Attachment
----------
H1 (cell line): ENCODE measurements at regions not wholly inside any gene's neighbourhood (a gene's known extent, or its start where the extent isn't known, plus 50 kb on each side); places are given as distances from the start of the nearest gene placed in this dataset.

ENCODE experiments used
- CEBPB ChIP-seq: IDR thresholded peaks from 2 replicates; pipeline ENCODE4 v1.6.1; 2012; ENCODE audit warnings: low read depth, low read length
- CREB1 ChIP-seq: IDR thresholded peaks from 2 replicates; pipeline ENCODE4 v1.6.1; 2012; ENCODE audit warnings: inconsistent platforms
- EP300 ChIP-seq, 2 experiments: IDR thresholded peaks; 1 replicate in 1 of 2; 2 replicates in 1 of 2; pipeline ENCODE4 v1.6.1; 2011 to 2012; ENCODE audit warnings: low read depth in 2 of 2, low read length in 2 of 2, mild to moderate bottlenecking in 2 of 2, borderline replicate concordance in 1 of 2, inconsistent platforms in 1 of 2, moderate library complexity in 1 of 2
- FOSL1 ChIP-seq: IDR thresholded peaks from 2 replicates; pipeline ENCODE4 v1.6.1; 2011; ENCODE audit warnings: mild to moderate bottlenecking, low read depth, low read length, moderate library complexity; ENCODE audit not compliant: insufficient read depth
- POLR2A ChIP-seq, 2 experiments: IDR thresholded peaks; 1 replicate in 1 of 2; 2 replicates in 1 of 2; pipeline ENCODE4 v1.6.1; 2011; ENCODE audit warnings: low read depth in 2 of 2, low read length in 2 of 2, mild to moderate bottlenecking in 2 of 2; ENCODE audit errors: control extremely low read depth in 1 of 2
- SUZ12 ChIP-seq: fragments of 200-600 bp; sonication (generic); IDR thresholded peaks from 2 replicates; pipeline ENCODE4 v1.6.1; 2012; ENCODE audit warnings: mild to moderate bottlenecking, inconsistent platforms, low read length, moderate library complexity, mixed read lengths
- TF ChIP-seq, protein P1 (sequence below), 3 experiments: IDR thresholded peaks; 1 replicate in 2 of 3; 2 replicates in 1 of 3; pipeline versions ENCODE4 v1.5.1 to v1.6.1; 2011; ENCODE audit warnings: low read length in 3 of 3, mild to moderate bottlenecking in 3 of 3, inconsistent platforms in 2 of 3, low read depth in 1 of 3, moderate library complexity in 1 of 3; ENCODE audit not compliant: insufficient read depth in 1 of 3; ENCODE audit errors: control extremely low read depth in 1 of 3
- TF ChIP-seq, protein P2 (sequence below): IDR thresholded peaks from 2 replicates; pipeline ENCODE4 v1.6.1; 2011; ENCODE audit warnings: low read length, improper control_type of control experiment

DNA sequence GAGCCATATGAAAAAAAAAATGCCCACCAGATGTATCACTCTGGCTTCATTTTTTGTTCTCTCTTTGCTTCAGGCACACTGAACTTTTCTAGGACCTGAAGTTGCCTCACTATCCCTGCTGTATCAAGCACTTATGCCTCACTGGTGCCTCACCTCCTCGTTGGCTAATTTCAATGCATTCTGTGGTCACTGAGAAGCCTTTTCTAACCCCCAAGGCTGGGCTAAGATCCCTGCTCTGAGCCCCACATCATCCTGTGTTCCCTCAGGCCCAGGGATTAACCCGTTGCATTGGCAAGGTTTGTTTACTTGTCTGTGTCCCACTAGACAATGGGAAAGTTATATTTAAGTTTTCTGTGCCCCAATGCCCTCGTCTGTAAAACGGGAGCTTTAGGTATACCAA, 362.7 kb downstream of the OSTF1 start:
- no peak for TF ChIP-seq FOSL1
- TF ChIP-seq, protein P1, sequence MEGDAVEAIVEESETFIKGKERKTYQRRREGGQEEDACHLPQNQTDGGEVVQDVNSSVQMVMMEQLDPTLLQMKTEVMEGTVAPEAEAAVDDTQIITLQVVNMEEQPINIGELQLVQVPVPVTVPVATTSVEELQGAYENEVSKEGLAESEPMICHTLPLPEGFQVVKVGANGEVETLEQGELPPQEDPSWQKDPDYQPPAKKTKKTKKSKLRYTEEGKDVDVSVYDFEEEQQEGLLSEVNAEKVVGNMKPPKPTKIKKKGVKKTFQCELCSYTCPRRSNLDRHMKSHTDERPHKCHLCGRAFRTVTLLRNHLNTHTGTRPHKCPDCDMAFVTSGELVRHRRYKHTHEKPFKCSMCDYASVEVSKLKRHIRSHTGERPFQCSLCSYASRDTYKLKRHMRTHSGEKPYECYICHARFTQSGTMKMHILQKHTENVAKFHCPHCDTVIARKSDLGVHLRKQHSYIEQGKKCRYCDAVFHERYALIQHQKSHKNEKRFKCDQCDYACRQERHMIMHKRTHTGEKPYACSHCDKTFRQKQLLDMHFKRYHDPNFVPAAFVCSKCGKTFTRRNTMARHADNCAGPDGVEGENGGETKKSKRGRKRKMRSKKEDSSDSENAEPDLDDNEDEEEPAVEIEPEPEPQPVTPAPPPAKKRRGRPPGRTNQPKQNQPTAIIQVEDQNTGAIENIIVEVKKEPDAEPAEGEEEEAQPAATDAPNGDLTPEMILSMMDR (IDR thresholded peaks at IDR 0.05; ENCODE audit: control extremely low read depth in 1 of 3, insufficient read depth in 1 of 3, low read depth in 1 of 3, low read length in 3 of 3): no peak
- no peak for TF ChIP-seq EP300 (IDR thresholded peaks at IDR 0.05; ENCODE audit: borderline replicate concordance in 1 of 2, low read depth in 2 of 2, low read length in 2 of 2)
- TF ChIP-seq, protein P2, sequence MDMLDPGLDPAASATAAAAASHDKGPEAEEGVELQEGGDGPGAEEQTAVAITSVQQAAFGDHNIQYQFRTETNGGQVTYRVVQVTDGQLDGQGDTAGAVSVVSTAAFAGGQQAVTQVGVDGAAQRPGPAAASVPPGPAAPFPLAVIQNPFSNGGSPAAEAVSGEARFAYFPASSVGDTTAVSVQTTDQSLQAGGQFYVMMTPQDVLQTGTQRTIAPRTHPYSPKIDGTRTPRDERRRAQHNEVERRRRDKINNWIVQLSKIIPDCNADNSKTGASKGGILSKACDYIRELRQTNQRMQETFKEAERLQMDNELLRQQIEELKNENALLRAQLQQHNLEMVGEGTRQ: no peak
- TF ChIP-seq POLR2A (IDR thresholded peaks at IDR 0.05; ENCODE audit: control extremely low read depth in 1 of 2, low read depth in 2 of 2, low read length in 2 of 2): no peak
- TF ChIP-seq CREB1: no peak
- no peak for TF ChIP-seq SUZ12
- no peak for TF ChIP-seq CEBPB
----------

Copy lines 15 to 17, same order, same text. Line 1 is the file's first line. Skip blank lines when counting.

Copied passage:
- TF ChIP-seq, protein P2, sequence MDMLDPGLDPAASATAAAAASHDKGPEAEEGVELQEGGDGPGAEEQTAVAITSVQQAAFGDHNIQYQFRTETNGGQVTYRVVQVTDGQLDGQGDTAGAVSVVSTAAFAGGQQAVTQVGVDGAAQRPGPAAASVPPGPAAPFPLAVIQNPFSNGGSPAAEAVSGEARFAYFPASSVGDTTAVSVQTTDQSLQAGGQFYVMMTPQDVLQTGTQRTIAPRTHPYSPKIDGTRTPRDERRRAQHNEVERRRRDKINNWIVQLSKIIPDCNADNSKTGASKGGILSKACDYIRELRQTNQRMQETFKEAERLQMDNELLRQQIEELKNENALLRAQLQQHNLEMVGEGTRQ: no peak
- TF ChIP-seq POLR2A (IDR thresholded peaks at IDR 0.05; ENCODE audit: control extremely low read depth in 1 of 2, low read depth in 2 of 2, low read length in 2 of 2): no peak
- TF ChIP-seq CREB1: no peak